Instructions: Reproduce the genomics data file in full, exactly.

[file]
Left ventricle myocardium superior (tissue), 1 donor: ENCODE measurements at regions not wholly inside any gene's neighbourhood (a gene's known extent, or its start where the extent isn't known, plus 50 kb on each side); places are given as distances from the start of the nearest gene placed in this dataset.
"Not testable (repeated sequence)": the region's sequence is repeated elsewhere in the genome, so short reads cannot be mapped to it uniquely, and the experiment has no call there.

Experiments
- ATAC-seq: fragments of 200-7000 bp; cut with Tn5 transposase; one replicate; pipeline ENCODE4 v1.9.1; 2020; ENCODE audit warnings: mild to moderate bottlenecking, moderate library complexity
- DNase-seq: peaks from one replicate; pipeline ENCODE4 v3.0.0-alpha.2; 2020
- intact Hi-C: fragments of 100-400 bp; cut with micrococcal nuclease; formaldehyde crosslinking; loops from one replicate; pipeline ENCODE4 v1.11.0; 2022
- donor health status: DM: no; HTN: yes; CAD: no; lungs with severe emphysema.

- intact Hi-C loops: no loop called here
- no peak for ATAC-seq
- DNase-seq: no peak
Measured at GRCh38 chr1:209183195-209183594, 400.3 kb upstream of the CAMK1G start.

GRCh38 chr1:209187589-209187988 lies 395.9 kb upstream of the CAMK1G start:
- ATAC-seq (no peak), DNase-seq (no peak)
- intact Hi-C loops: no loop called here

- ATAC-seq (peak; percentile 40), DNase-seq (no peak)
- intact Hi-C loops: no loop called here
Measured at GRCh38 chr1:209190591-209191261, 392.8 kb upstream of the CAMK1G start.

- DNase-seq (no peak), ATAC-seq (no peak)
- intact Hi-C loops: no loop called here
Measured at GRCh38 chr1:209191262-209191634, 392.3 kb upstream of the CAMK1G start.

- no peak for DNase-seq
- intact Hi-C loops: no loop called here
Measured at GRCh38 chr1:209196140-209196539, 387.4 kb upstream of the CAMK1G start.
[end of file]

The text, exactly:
Left ventricle myocardium superior (tissue), 1 donor: ENCODE measurements at regions not wholly inside any gene's neighbourhood (a gene's known extent, or its start where the extent isn't known, plus 50 kb on each side); places are given as distances from the start of the nearest gene placed in this dataset.
"Not testable (repeated sequence)": the region's sequence is repeated elsewhere in the genome, so short reads cannot be mapped to it uniquely, and the experiment has no call there.

Experiments
- ATAC-seq: fragments of 200-7000 bp; cut with Tn5 transposase; one replicate; pipeline ENCODE4 v1.9.1; 2020; ENCODE audit warnings: mild to moderate bottlenecking, moderate library complexity
- DNase-seq: peaks from one replicate; pipeline ENCODE4 v3.0.0-alpha.2; 2020
- intact Hi-C: fragments of 100-400 bp; cut with micrococcal nuclease; formaldehyde crosslinking; loops from one replicate; pipeline ENCODE4 v1.11.0; 2022
- donor health status: DM: no; HTN: yes; CAD: no; lungs with severe emphysema.

- intact Hi-C loops: no loop called here
- no peak for ATAC-seq
- DNase-seq: no peak
Measured at GRCh38 chr1:209183195-209183594, 400.3 kb upstream of the CAMK1G start.

GRCh38 chr1:209187589-209187988 lies 395.9 kb upstream of the CAMK1G start:
- ATAC-seq (no peak), DNase-seq (no peak)
- intact Hi-C loops: no loop called here

- ATAC-seq (peak; percentile 40), DNase-seq (no peak)
- intact Hi-C loops: no loop called here
Measured at GRCh38 chr1:209190591-209191261, 392.8 kb upstream of the CAMK1G start.

- DNase-seq (no peak), ATAC-seq (no peak)
- intact Hi-C loops: no loop called here
Measured at GRCh38 chr1:209191262-209191634, 392.3 kb upstream of the CAMK1G start.

- no peak for DNase-seq
- intact Hi-C loops: no loop called here
Measured at GRCh38 chr1:209196140-209196539, 387.4 kb upstream of the CAMK1G start.